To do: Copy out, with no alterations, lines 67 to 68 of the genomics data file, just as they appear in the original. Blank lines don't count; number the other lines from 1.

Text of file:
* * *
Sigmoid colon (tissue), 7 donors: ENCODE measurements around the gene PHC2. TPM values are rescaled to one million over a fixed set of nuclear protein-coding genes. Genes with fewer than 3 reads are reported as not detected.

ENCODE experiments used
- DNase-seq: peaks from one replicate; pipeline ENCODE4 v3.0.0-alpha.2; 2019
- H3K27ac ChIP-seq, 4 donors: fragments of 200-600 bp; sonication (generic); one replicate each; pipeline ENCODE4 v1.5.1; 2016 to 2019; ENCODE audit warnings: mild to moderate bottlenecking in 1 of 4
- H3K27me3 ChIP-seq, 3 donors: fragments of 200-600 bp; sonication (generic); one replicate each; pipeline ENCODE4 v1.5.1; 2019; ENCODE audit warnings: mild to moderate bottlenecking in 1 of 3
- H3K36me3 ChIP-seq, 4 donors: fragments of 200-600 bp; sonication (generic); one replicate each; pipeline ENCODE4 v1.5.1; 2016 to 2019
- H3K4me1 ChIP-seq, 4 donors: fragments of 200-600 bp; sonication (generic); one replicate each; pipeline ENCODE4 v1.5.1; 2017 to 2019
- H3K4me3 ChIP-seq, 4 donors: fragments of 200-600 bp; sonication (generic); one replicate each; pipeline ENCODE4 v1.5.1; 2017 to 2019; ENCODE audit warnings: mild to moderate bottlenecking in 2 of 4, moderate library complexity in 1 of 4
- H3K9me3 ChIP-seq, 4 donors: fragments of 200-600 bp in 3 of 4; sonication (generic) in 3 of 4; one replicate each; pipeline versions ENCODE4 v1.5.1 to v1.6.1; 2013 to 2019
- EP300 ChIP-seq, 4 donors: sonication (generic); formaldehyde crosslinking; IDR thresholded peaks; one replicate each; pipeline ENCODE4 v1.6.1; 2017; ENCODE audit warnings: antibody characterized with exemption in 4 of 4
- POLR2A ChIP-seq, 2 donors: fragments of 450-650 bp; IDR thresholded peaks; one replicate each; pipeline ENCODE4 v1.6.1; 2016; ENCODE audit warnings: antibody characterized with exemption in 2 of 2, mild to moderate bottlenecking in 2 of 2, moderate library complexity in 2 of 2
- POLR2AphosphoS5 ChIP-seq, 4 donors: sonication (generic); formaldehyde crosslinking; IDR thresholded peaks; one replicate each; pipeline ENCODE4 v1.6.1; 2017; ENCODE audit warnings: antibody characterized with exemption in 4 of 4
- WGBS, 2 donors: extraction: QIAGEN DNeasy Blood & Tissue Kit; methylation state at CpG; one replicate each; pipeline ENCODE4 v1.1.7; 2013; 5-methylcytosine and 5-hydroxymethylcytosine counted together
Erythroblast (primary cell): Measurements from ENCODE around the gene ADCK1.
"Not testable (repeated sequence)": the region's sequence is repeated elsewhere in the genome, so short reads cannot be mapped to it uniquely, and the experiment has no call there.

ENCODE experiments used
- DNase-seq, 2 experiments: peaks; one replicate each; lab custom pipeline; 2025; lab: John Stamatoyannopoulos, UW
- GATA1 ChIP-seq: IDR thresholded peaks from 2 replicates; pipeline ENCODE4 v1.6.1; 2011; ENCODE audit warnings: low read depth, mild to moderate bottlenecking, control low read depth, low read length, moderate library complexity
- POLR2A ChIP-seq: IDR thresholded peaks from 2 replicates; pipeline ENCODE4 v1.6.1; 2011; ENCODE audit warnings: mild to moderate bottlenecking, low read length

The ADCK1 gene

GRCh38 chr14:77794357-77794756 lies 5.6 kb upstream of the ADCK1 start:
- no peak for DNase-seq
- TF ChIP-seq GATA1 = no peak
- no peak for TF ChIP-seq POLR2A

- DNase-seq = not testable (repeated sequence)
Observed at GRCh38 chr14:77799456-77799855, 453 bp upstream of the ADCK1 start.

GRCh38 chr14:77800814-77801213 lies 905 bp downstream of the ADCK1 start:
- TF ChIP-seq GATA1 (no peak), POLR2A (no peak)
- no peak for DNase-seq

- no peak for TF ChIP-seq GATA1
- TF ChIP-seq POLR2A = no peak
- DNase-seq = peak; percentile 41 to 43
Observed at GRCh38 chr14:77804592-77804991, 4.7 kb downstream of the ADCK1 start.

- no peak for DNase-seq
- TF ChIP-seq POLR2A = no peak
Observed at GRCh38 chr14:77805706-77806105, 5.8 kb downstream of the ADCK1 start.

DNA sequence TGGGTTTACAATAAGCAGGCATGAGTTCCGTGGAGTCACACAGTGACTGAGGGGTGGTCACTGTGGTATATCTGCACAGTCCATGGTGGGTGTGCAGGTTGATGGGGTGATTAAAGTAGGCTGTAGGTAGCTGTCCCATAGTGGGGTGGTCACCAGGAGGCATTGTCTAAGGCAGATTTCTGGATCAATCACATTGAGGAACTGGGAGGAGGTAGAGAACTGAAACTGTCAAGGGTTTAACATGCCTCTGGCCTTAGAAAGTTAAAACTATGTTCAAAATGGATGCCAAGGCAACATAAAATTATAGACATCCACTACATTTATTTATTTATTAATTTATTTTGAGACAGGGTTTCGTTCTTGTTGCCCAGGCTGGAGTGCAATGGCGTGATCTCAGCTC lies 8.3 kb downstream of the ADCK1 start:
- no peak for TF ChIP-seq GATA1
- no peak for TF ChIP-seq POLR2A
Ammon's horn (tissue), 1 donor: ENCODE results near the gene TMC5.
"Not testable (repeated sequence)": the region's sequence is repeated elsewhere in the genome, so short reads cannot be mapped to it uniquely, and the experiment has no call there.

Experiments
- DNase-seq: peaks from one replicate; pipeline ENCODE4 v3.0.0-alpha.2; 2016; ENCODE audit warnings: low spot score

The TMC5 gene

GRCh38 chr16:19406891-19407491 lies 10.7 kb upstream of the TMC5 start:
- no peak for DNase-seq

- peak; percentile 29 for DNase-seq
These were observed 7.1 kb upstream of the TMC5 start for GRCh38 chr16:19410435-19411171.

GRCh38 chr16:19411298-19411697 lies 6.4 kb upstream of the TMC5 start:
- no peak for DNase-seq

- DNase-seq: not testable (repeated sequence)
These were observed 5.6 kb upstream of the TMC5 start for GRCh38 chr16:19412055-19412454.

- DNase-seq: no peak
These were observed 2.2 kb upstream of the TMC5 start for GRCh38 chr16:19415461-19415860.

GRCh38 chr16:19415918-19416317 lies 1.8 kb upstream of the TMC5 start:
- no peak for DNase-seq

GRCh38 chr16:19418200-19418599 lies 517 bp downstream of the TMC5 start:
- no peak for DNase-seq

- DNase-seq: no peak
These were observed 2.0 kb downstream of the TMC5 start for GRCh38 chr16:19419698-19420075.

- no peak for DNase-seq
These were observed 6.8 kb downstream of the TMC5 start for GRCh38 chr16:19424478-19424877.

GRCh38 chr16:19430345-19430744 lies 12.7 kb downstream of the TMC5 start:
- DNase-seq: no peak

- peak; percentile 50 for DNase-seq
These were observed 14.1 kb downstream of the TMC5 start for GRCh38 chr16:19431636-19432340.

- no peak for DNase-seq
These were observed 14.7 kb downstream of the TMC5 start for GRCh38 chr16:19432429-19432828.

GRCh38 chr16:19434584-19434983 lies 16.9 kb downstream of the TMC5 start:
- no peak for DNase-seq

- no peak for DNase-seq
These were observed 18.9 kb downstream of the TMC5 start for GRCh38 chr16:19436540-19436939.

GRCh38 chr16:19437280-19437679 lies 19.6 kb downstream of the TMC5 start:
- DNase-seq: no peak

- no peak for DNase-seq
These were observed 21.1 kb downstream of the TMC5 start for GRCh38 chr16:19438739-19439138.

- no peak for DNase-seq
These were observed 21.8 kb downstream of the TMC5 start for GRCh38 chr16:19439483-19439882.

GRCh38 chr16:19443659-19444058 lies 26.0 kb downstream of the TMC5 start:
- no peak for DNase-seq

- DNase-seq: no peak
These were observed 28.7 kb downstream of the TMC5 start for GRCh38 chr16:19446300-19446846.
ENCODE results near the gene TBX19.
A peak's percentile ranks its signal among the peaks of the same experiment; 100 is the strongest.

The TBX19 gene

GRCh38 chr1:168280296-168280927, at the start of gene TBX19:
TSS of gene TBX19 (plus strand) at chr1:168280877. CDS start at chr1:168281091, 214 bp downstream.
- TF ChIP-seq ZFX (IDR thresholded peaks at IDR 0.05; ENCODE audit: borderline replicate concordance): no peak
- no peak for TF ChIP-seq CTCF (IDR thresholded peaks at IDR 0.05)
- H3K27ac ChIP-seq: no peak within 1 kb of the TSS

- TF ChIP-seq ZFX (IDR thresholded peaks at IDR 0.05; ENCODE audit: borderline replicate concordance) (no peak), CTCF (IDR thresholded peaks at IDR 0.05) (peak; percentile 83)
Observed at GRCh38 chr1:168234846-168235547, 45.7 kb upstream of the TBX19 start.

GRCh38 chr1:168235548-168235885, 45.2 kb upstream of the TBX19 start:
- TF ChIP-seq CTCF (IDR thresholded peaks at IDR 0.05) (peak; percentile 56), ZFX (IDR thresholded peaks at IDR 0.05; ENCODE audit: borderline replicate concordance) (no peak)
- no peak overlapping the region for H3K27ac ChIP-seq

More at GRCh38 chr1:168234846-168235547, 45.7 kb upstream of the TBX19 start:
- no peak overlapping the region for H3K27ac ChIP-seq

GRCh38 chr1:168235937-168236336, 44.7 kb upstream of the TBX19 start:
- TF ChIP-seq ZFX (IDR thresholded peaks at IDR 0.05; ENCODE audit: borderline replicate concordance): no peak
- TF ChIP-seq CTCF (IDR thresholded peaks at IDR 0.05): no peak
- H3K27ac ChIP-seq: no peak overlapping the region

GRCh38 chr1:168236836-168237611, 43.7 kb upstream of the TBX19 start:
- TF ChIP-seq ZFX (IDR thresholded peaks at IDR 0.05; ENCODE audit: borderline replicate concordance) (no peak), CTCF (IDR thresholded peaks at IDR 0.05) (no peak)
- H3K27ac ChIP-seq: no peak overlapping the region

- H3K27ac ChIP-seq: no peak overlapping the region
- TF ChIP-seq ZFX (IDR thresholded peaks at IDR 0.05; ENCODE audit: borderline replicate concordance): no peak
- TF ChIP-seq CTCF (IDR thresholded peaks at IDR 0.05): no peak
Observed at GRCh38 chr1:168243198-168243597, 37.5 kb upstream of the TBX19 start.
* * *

- no peak for DNase-seq
These were observed 14.7 kb downstream of the TMC5 start for GRCh38 chr16:19432429-19432828.